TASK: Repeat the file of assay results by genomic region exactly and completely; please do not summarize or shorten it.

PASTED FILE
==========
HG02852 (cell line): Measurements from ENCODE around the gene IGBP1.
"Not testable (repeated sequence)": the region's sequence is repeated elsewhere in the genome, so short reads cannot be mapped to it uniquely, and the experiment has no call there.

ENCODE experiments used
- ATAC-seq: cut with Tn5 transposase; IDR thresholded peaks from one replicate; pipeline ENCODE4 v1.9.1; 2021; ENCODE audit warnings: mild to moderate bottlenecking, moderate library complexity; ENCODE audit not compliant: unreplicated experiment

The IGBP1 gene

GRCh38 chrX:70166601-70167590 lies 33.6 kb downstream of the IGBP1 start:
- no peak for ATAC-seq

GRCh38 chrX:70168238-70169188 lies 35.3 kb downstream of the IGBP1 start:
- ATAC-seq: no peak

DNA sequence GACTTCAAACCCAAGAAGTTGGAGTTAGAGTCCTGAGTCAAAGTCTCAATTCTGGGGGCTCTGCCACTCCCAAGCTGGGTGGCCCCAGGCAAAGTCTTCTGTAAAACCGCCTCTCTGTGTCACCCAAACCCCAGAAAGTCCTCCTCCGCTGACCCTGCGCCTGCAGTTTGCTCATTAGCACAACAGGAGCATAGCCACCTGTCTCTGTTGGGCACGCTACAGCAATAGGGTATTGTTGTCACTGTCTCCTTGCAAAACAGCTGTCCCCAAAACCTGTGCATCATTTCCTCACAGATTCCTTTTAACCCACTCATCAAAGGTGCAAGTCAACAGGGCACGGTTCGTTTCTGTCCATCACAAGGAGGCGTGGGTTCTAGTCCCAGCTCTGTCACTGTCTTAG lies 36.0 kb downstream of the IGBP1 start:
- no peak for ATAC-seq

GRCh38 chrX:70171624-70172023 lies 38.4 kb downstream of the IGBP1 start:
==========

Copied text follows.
HG02852 (cell line): Measurements from ENCODE around the gene IGBP1.
"Not testable (repeated sequence)": the region's sequence is repeated elsewhere in the genome, so short reads cannot be mapped to it uniquely, and the experiment has no call there.

ENCODE experiments used
- ATAC-seq: cut with Tn5 transposase; IDR thresholded peaks from one replicate; pipeline ENCODE4 v1.9.1; 2021; ENCODE audit warnings: mild to moderate bottlenecking, moderate library complexity; ENCODE audit not compliant: unreplicated experiment

The IGBP1 gene

GRCh38 chrX:70166601-70167590 lies 33.6 kb downstream of the IGBP1 start:
- no peak for ATAC-seq

GRCh38 chrX:70168238-70169188 lies 35.3 kb downstream of the IGBP1 start:
- ATAC-seq: no peak

DNA sequence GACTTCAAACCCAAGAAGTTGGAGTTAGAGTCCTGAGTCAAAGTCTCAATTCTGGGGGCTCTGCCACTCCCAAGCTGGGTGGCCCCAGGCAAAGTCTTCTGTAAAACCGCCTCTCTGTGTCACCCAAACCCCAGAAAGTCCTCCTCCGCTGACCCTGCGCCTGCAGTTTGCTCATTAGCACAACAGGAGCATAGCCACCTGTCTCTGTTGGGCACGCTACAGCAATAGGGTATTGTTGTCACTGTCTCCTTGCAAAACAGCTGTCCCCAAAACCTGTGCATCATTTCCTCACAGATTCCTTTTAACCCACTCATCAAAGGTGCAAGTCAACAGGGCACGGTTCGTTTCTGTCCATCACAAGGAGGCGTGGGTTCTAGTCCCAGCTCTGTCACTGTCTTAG lies 36.0 kb downstream of the IGBP1 start:
- no peak for ATAC-seq

GRCh38 chrX:70171624-70172023 lies 38.4 kb downstream of the IGBP1 start: